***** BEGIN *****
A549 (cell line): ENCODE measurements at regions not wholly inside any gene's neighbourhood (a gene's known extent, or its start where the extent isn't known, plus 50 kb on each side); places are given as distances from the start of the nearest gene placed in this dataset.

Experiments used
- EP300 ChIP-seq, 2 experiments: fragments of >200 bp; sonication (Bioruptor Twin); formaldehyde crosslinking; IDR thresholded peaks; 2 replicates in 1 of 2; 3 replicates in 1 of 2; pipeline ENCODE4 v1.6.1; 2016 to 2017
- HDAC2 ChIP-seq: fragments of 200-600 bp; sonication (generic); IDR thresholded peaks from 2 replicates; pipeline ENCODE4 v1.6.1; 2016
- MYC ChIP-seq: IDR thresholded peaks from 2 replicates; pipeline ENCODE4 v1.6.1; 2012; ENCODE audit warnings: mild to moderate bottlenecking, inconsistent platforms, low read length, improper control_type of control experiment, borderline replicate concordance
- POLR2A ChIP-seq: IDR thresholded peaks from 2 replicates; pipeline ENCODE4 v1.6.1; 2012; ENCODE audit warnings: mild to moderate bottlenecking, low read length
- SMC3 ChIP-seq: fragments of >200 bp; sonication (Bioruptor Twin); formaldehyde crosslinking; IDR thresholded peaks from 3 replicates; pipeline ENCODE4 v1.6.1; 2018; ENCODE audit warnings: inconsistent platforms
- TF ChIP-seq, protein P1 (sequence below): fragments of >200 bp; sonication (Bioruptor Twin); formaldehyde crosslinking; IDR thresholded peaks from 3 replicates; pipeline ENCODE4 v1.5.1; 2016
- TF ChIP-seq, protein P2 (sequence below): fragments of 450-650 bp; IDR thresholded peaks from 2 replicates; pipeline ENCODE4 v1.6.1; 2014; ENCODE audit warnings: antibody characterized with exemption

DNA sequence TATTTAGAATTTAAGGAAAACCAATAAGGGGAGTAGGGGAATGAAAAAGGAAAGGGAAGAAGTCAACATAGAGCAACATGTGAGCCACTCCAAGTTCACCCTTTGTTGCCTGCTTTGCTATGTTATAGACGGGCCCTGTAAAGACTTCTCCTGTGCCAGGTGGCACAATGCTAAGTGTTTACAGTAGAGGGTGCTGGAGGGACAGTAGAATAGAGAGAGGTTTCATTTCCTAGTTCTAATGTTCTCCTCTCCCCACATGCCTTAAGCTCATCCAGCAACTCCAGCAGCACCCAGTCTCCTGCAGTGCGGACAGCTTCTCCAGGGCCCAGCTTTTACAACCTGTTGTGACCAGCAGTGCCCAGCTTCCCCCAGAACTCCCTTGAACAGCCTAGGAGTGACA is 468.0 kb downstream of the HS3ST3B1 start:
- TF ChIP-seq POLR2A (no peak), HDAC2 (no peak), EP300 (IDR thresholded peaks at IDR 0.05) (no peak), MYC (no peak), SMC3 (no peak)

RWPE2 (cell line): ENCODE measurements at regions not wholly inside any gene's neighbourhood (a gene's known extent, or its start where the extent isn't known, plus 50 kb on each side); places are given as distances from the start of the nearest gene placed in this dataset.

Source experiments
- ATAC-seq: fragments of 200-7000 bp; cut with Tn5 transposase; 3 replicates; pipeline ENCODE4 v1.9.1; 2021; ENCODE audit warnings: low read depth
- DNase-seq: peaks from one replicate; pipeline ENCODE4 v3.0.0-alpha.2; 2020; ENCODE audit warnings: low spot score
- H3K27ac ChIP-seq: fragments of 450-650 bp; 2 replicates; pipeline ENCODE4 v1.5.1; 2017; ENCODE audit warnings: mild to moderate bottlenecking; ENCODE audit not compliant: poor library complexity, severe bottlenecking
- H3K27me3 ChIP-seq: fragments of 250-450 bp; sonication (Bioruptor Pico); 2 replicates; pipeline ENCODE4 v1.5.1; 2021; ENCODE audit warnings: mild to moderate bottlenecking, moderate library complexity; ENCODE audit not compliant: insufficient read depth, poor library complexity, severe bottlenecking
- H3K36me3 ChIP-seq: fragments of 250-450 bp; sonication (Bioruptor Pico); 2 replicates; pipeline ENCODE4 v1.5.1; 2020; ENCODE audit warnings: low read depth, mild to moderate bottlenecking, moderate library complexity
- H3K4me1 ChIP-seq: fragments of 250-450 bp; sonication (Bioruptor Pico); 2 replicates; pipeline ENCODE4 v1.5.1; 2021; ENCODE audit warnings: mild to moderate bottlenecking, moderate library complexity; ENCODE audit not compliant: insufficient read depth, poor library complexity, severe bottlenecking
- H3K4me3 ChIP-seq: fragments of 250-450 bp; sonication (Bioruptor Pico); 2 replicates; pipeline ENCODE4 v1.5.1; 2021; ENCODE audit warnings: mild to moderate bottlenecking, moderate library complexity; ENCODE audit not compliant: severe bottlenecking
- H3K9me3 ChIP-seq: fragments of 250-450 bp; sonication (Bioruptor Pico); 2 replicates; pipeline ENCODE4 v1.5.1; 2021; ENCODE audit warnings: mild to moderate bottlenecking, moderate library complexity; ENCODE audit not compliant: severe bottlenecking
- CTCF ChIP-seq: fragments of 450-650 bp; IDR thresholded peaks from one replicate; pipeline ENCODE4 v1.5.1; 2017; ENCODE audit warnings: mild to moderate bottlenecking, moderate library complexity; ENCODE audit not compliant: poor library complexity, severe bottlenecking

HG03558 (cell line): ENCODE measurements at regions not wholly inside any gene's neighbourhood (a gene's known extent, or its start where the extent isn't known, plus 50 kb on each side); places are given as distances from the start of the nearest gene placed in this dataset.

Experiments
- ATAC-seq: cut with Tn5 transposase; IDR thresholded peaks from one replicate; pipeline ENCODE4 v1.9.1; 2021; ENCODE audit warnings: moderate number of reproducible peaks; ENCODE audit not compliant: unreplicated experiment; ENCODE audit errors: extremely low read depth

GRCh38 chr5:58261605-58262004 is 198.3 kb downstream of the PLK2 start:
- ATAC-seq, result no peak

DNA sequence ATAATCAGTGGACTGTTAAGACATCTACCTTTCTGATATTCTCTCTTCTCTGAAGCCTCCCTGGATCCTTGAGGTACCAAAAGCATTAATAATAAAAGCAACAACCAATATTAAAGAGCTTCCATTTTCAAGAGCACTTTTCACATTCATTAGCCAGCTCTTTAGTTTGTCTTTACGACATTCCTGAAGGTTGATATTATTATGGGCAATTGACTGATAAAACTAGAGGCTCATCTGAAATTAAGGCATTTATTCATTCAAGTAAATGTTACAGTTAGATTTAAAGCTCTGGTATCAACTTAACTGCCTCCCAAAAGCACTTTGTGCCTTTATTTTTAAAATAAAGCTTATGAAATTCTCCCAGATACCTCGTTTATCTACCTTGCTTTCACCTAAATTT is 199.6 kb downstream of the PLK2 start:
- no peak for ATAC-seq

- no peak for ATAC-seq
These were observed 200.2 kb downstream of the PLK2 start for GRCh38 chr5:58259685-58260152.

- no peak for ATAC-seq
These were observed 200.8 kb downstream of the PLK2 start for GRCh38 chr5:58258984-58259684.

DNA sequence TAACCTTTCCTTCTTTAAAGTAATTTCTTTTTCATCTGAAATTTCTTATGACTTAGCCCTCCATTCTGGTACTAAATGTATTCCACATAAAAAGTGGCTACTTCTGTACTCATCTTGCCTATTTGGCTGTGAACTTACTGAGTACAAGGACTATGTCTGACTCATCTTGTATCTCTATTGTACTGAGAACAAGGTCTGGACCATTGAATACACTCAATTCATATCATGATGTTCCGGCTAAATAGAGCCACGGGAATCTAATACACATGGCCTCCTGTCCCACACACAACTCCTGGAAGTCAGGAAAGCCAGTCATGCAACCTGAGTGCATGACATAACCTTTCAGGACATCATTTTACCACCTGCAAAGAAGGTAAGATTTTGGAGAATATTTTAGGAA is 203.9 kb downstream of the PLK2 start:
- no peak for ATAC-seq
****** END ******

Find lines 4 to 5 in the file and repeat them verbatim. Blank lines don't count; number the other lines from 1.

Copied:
- HDAC2 ChIP-seq: fragments of 200-600 bp; sonication (generic); IDR thresholded peaks from 2 replicates; pipeline ENCODE4 v1.6.1; 2016
- MYC ChIP-seq: IDR thresholded peaks from 2 replicates; pipeline ENCODE4 v1.6.1; 2012; ENCODE audit warnings: mild to moderate bottlenecking, inconsistent platforms, low read length, improper control_type of control experiment, borderline replicate concordance